NEW YORK (CNNfn) - The Justice Department has asked several Intel Corp. executives if Microsoft Corp. tried to intimidate the chip maker into keeping its technology "Microsoft friendly."
A source familiar with Intel's legal activities told CNNfn Wednesday that several company officials had given depositions to the Justice Department recently regarding an August 1995 meeting between Microsoft chairman Bill Gates and Intel chairman Andrew Grove, who was the company's chief executive officer at the time.
The Justice Department reportedly is reviewing notes from that meeting that suggest Gates made "vague threats" about backing Intel competitors if Intel brought new technology to the market that superseded or conflicted with Microsoft's software platform.
"We can't speculate on what kinds of new allegations the government may be trying to create in the final days before this case goes to trial," a Microsoft spokesman told CNNfn.
"Microsoft and Intel work together closely to make sure that our technologies work well together for the benefit of the future development of the software industry and the benefit of consumers. It's hard to see where the government is trying to take this case."
Meeting was crucial
Richard Doherty, software analyst and director of research firm The Envisioneering Group, said the August 1995 meeting was a major turning point in the relationship between the two companies.
"Intel had a pretty aggressive roadmap for delivering (multimedia and Internet functions) to consumers starting in '95. Microsoft thought it would take a little longer and should all be done as software," he said.
Allegedly, Intel had been pushing chips and processor innovations that would support multimedia and Internet functionality independent of Microsoft software, but Gates put his foot down.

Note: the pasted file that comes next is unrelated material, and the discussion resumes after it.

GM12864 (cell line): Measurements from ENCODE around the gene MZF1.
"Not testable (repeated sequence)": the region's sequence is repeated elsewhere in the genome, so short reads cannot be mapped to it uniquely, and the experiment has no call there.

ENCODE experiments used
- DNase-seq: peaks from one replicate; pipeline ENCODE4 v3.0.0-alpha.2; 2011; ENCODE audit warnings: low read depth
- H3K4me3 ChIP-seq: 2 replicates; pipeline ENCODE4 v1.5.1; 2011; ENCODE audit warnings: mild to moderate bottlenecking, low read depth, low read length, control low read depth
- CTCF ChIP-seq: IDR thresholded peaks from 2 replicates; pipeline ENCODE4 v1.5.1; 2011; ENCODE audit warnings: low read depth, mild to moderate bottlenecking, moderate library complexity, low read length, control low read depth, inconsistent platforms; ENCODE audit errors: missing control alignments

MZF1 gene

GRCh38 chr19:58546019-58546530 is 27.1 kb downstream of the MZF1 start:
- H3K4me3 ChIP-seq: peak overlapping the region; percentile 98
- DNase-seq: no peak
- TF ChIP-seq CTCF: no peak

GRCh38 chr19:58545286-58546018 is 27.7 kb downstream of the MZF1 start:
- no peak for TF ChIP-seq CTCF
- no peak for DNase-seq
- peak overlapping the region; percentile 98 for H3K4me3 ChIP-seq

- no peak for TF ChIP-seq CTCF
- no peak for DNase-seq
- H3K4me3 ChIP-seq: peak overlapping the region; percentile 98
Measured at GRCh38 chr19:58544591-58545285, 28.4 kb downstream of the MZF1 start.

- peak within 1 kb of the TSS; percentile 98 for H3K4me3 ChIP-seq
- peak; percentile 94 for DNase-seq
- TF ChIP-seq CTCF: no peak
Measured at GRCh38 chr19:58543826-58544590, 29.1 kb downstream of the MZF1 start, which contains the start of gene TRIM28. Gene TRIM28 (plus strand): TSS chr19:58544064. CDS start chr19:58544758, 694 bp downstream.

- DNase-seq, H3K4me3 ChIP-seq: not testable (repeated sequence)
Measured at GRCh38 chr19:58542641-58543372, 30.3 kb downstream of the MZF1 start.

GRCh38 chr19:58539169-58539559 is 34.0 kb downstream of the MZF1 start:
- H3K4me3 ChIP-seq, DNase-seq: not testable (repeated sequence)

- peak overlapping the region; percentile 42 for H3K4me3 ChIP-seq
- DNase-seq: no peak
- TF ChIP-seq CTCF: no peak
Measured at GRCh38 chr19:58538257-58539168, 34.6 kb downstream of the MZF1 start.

"The August 1995 timeline really caps bout 18 months of innovation, when Intel really wanted to put features into the silicon at a faster pace than Microsoft would have the software to deliver it," said Doherty.
By insisting that Intel slow its rate of innovation, Doherty said, Gates was not precisely blocking innovation -- a frequent charge made by Microsoft accusers -- but was instead "changing the rate of the clock a little bit to (better) match the Microsoft pace of information rollout."
"Some would say (Microsoft) was throttling Intel back to delivering the pace to others. Others would say it was in the interests of Microsoft to make sure it (Intel) worked with their software upgrade plan."
A spokeswoman for the Justice Department declined to comment on the matter.
The Intel depositions could bolster the government's ongoing antitrust case against Microsoft if evidence suggests a pattern of monopoly power abuse that squelches the innovation of competitive technology.
Intel's microprocessors are widely used in making personal computers. Its market share for microprocessors, in fact, parallels that of Microsoft's Windows operating system so much so that the two companies are often referred to as "Wintel."
The government's antitrust suit, set to go to trial Sept. 23, accuses Microsoft of using its monopoly in computer operating systems to gain unfair advantages in other areas, including the Internet.
Gates will begin his formal deposition to a body of 20 state attorneys-general Thursday at the Microsoft corporate headquarters in Redmond, Wash., a source told CNNfn.
Microsoft (MSFT) shares lost 1/4 to close at 112-9/16 on Wednesday. Intel (INTC) shares slipped 1-13/32 to 83.